The recent death of Stan Winston struck a terrible blow in the horror community, catching almost everyone off guard by its suddenness. I have to commend Rue Morgue on not just getting this issue put together so quickly, but making it such an incredible tribute to the man who created so many iconic creatures.
The main focus, in case you couldn’t tell by the cover, is Winton’s’ sole directorial credit, Pumpkinhead. An extended interview with the film’s star, Lance Henriksen, is the focal point, with a smaller Q&A done with Alec Gillis and Tom Woodruff, Jr., two of the men who made the titular creature. All three paint a picture of a man who was a joy to work with not necessarily because he got along with everyone, but because he would inspire those around him to always try harder in the hopes of someday getting to his level.
The next article focuses on “>The Midnight Meat Train (review), which is a bitter pill to swallow now seeing what Lionsgate ultimately did with its release. There’s an air of hopefulness in the article, that maybe the film would get treated better in the end, but sadly it wasn’t meant to be. It’s especially upsetting given how happy both Clive Barker and Ryuhei Kitamura (who calls it his best film to date) are with the final results.
John Harrison then gives some insight into his Books of Blood adaptation, Book of Blood, and there’s a column devoted to Dread, which will be directed by Anthony Diblasi. I have to say, even though MMT got the short end of the stick, it’s very encouraging knowing that the rest of these are moving forward one after another. Can you imagine an eventual DVD box set of all the Books of Blood movies? Drool.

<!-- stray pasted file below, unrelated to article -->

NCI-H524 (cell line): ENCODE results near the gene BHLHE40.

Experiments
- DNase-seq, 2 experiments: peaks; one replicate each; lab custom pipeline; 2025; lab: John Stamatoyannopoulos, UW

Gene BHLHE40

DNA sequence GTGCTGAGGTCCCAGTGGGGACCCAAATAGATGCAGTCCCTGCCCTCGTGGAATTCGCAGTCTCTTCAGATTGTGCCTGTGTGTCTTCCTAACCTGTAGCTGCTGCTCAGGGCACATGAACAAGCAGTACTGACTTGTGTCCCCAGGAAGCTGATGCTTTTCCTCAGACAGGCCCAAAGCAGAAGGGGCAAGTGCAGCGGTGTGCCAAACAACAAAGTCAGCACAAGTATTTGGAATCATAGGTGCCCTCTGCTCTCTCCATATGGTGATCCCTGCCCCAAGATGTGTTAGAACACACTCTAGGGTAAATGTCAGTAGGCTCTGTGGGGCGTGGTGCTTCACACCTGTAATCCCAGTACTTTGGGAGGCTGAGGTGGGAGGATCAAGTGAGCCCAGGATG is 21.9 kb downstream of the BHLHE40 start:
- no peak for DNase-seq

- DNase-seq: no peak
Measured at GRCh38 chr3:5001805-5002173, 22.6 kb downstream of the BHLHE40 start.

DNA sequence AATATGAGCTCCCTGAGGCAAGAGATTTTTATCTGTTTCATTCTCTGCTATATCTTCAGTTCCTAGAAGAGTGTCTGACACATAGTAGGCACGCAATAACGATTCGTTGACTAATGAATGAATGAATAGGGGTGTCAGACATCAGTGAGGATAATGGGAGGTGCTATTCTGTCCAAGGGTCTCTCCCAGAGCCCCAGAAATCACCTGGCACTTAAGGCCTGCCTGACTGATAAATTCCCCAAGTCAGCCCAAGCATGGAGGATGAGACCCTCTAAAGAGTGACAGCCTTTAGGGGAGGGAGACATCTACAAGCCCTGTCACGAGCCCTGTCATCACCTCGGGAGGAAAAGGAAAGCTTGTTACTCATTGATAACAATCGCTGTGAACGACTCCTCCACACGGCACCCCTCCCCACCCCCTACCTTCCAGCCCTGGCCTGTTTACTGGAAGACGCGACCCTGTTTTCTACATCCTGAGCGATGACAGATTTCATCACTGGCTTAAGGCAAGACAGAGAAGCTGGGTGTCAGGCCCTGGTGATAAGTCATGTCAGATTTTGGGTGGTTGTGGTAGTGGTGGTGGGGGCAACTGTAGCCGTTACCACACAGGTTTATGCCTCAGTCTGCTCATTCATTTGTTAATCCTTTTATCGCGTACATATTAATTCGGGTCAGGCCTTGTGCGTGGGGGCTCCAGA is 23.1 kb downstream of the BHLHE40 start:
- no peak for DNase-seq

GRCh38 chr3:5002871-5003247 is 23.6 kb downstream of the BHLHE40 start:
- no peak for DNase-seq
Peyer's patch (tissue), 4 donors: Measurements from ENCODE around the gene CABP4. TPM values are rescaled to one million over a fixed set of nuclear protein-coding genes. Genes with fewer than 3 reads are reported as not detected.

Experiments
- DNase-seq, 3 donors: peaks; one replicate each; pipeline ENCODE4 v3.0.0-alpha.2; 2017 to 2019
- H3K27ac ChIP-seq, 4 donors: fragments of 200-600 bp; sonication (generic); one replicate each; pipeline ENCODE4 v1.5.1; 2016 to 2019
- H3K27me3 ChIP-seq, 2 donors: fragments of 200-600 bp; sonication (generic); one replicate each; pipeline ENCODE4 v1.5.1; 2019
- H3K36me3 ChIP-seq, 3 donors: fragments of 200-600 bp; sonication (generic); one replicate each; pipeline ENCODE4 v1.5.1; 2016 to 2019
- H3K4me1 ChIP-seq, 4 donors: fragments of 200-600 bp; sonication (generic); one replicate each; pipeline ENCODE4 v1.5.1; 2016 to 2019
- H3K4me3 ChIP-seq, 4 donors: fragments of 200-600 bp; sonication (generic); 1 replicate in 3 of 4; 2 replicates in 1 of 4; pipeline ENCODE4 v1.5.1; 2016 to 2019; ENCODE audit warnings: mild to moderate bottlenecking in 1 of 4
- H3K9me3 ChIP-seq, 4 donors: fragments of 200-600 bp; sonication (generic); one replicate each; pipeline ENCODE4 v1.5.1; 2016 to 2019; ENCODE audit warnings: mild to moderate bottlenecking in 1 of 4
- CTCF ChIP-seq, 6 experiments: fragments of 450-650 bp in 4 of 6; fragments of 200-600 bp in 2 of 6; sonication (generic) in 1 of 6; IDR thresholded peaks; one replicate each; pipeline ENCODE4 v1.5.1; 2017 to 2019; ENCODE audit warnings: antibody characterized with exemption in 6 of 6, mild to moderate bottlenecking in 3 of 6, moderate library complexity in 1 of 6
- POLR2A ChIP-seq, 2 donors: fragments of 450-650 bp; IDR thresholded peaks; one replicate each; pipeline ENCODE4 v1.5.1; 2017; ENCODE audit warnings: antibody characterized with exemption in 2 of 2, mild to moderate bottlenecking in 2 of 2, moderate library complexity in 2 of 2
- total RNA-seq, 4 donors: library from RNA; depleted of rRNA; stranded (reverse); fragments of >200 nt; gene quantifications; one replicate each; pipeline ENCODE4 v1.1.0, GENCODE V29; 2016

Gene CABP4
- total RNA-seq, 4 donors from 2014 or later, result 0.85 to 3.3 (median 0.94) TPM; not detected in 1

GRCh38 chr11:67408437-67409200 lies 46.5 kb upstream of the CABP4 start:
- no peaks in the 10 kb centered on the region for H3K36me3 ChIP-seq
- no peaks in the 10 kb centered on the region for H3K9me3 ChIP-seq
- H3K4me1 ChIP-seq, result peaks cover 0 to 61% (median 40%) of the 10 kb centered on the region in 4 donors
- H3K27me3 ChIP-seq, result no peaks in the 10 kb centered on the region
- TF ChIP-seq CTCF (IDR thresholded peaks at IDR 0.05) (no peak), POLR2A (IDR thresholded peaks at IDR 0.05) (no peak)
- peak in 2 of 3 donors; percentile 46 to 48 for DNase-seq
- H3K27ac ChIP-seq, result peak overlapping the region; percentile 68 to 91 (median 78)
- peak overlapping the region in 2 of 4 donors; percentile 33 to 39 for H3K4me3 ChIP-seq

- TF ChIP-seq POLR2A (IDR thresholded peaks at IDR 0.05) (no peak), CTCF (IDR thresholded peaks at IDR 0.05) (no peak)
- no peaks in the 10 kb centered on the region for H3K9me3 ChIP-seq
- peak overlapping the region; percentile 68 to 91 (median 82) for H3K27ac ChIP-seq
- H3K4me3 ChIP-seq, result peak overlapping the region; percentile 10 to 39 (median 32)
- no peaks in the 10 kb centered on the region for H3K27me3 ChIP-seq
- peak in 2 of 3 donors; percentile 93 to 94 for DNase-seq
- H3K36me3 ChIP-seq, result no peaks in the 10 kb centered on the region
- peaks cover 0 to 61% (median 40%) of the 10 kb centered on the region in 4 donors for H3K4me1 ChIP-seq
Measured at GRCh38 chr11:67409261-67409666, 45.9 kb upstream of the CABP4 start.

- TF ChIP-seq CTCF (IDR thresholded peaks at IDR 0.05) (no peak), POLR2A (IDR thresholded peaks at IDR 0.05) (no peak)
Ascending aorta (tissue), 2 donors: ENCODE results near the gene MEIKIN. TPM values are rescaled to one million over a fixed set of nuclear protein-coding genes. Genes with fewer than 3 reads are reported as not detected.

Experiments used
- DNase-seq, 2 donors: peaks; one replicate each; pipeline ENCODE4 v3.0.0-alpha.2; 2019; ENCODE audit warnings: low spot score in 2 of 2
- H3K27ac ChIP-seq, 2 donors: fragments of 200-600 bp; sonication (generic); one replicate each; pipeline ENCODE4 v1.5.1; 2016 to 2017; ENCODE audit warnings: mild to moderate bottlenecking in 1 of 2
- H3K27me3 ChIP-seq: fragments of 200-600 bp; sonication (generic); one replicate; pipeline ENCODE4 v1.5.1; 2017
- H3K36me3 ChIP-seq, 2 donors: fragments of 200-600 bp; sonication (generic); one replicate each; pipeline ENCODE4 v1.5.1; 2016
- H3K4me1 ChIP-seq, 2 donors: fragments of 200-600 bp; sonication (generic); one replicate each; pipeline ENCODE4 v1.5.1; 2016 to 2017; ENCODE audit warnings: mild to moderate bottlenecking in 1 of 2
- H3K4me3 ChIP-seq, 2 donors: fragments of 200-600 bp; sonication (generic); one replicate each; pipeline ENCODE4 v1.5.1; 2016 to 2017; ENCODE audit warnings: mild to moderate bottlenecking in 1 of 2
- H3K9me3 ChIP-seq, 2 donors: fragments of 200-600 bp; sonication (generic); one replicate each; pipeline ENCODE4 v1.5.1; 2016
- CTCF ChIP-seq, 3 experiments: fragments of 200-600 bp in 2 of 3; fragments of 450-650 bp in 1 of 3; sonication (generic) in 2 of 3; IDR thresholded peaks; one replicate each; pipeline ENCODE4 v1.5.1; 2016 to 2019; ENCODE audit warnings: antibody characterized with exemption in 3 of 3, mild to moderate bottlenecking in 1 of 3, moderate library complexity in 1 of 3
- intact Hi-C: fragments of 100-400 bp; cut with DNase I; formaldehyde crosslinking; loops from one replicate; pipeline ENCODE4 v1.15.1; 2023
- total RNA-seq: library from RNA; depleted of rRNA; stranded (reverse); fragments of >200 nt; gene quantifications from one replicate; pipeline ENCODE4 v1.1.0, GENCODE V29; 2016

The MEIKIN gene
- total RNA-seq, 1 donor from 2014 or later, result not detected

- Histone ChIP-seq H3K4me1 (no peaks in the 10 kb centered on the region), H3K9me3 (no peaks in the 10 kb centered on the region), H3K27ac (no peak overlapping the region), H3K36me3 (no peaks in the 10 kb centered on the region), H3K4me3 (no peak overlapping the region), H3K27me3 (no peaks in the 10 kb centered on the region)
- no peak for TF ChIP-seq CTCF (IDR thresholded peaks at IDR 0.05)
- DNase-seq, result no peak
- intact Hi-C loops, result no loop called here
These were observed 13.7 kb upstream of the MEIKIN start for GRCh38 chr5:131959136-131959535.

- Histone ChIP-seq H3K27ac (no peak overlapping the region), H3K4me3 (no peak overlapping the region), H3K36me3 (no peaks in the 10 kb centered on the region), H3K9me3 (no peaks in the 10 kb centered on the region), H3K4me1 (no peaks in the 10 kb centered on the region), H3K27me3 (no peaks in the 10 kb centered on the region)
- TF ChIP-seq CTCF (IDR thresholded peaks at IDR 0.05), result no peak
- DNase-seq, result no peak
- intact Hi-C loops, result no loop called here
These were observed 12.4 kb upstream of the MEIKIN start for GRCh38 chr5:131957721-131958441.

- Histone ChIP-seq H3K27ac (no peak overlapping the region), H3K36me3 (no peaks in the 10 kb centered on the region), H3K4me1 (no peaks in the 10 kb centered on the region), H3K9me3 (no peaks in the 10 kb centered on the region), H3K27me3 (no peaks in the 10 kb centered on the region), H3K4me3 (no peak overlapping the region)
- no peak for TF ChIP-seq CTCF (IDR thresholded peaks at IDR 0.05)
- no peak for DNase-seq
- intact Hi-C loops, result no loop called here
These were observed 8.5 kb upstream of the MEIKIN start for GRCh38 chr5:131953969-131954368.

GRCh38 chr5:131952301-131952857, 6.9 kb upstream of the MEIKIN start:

There’s an article focusing on the strange Southern art of Katy Horan next, followed by an extended bit on the return of Robert E. Howard’s “Pigeons From Hell” in comic form, as adapted by Joe Landsdale! Whether or not you’ve read the original story, which I sadly have not, it’s still a great read mainly due to author Gary Butler’s seemingly bottomless pit of knowledge about all things comic.
A surprisingly positive (at least compared to ours) review of The Happening follows, as well as a one-pager on Greg McLean’s tragically undersold Rogue (DVD review) which you should all put into your Netflix queues right now.
Other highlights in Issue #81 include a Travelogue of Terror that visits Sideshow by the Seashore in Coney Island, a look at some recent Jack Ketchum re-releases, and a last-page Classic Cut that takes a closer look at one of the most badass music videos ever made, Michael Jackson’s “Thriller”!
Be sure to hit up Rue Morgue’s official site for more on this and future issues!
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